Not available in 2021/22
IR487 Half Unit
Critical Theories of International Relations
This information is for the 2021/22 session.
Dr Tristen Naylor
This course is available on the MSc in International Relations. This course is available with permission as an outside option to students on other programmes where regulations permit.
This course examines the ways that different theories conceive, analyse and critique the character of international relations. The purpose of the course is to provide a thorough interrogation of these theories, exploring debates both within and between them. Theoretical approaches to be considered include: Critical theory; post-colonialism; post-structuralism; race and empire, and gender and feminism. The course also interrogates issues relating to the philosophy of science and philosophy of history.
10 hours of lectures and 15 hours of seminars in the LT. 1 hour of lectures in the ST.
In line with departmental policy, there will be a reading week in week 6 LT.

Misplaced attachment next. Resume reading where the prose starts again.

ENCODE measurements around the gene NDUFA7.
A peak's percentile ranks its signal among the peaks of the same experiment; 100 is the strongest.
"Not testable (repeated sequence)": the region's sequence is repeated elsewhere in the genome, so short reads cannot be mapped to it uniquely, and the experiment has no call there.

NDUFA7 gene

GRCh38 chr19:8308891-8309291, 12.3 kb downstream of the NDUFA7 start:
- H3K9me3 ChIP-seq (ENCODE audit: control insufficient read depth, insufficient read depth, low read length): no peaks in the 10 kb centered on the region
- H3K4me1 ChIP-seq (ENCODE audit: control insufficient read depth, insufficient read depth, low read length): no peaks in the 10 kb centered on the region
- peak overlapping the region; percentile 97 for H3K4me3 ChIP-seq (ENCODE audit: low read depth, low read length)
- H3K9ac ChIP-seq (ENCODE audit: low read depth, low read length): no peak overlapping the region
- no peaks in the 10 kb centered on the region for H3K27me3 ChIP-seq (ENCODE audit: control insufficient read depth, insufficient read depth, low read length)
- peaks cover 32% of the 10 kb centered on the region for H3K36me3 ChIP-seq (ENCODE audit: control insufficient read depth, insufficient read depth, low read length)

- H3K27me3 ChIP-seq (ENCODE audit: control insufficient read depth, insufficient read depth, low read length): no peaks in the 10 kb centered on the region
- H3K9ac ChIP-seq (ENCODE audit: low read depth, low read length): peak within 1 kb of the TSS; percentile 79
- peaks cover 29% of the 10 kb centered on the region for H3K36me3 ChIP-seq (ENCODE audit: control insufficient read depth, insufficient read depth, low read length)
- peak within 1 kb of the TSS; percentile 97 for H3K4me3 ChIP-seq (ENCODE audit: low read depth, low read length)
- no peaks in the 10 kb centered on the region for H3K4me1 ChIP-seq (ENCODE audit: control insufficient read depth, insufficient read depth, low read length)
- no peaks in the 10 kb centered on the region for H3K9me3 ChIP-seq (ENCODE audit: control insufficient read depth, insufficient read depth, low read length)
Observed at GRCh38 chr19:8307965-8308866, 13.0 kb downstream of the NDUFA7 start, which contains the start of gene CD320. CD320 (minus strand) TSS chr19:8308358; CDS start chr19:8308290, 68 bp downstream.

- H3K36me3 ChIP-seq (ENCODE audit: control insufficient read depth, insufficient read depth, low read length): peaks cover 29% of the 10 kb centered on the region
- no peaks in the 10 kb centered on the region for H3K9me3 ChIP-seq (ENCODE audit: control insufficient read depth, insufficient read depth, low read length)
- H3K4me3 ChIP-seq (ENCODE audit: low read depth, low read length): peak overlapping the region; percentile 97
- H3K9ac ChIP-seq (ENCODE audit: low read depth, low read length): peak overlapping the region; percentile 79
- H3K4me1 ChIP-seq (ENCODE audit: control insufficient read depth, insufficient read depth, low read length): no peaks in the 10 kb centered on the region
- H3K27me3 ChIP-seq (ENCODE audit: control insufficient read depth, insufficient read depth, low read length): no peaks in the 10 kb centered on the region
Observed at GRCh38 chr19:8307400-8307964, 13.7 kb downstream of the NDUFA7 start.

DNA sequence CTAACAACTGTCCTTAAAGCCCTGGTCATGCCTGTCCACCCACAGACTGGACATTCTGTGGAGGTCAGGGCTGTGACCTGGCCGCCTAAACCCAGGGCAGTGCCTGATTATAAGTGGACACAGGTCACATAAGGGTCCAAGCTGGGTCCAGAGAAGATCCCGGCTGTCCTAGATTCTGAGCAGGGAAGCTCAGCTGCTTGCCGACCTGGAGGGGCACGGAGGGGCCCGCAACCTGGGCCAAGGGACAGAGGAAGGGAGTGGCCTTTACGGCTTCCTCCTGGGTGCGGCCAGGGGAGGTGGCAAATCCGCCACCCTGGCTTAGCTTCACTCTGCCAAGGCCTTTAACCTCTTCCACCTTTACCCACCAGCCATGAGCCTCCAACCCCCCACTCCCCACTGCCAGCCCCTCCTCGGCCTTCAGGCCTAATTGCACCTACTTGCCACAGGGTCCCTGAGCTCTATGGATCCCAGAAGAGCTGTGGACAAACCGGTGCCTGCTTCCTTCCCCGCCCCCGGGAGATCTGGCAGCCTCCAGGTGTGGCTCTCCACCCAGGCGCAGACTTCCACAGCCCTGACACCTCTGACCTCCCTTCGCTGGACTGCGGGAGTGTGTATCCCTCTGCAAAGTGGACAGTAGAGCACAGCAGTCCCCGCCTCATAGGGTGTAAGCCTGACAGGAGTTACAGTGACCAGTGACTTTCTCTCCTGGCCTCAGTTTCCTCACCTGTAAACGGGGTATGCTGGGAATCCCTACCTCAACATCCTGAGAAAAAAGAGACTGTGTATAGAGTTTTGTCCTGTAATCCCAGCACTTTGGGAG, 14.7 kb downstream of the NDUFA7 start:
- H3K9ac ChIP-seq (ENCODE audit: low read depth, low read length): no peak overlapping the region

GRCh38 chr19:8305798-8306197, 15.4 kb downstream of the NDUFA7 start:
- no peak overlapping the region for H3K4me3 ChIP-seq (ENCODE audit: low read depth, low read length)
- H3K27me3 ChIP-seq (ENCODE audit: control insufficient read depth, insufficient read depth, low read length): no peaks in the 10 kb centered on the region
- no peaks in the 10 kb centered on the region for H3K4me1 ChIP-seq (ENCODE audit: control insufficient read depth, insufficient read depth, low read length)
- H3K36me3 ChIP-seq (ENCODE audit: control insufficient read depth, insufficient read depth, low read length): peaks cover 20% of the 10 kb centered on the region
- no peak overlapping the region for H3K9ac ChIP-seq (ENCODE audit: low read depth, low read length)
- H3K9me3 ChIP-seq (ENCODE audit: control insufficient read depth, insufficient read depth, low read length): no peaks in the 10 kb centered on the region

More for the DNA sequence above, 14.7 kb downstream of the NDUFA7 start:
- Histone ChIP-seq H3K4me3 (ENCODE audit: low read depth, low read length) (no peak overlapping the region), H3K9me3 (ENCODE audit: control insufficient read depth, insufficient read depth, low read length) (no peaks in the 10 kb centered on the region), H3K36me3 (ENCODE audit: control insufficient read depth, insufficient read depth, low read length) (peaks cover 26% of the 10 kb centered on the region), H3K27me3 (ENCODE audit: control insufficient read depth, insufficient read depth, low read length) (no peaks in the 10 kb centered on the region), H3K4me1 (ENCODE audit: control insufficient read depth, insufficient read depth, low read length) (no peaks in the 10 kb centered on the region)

Students will be expected to produce 2 essays in the LT.
Students are required to submit formative coursework (two 2,000-word essays) and to deliver at least one formal seminar presentation. All students are expected to prepare for and participate in seminar discussions.
Chris Brown and Kirsten Ainley (2010) Understanding International Relations, 4th Ed. (Palgrave Macmillan);
Patrick Jackson (2010), The Conduct of Inquiry in International Relations, (London: Routledge);
Christian Reus-Smit and Duncan Snidal (eds, 2010), The Oxford Handbook of International Relations, (Oxford: Oxford University Press);
Scott Burchill et al (eds, 2009), Theories of International Relations, 4th ed. (London: Palgrave).
Essay (100%, 4000 words) in the ST.
Course selection videos
Some departments have produced short videos to introduce their courses. Please refer to the course selection videos index page for further information.
Important information in response to COVID-19
Please note that during 2021/22 academic year some variation to teaching and learning activities may be required to respond to changes in public health advice and/or to account for the differing needs of students in attendance on campus and those who might be studying online. For example, this may involve changes to the mode of teaching delivery and/or the format or weighting of assessments. Changes will only be made if required and students will be notified about any changes to teaching or assessment plans at the earliest opportunity.
Department: International Relations
Total students 2020/21: 9
Average class size 2020/21: 9
Controlled access 2020/21: Yes
Value: Half Unit
Personal development skills
- Problem solving